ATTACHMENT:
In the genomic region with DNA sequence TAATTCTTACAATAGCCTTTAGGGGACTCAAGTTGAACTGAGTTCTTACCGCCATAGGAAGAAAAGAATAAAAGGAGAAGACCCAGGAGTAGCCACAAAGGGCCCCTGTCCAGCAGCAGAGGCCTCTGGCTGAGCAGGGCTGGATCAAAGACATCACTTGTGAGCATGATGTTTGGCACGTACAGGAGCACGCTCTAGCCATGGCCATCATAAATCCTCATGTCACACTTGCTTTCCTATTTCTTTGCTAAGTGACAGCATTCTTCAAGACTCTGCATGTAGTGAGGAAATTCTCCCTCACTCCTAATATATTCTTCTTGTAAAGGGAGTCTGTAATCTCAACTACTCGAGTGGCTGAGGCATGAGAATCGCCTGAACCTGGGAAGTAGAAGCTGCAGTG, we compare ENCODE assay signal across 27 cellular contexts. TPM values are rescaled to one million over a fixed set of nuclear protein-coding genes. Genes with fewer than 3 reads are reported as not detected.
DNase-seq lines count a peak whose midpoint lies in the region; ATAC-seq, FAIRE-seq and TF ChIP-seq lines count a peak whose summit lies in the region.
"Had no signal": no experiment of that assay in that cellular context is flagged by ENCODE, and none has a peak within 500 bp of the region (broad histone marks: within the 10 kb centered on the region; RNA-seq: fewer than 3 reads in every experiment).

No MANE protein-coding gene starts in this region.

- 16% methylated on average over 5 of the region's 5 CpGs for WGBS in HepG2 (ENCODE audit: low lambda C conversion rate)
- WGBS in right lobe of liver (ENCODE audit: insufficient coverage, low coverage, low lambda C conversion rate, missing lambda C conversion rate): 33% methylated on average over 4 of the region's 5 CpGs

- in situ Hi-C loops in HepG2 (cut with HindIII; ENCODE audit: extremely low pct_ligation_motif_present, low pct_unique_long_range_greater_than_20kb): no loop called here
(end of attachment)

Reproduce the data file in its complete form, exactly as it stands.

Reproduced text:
In the genomic region with DNA sequence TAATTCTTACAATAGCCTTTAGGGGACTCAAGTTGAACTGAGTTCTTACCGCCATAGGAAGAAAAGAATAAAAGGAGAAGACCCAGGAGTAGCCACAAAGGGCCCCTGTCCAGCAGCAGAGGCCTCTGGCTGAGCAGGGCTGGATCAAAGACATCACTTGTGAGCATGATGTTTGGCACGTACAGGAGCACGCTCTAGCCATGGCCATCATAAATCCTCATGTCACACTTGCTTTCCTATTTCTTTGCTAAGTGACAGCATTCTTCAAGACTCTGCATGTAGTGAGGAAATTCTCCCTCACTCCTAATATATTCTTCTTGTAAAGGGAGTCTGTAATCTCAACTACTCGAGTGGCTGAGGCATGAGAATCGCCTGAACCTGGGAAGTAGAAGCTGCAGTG, we compare ENCODE assay signal across 27 cellular contexts. TPM values are rescaled to one million over a fixed set of nuclear protein-coding genes. Genes with fewer than 3 reads are reported as not detected.
DNase-seq lines count a peak whose midpoint lies in the region; ATAC-seq, FAIRE-seq and TF ChIP-seq lines count a peak whose summit lies in the region.
"Had no signal": no experiment of that assay in that cellular context is flagged by ENCODE, and none has a peak within 500 bp of the region (broad histone marks: within the 10 kb centered on the region; RNA-seq: fewer than 3 reads in every experiment).

No MANE protein-coding gene starts in this region.

- 16% methylated on average over 5 of the region's 5 CpGs for WGBS in HepG2 (ENCODE audit: low lambda C conversion rate)
- WGBS in right lobe of liver (ENCODE audit: insufficient coverage, low coverage, low lambda C conversion rate, missing lambda C conversion rate): 33% methylated on average over 4 of the region's 5 CpGs

- in situ Hi-C loops in HepG2 (cut with HindIII; ENCODE audit: extremely low pct_ligation_motif_present, low pct_unique_long_range_greater_than_20kb): no loop called here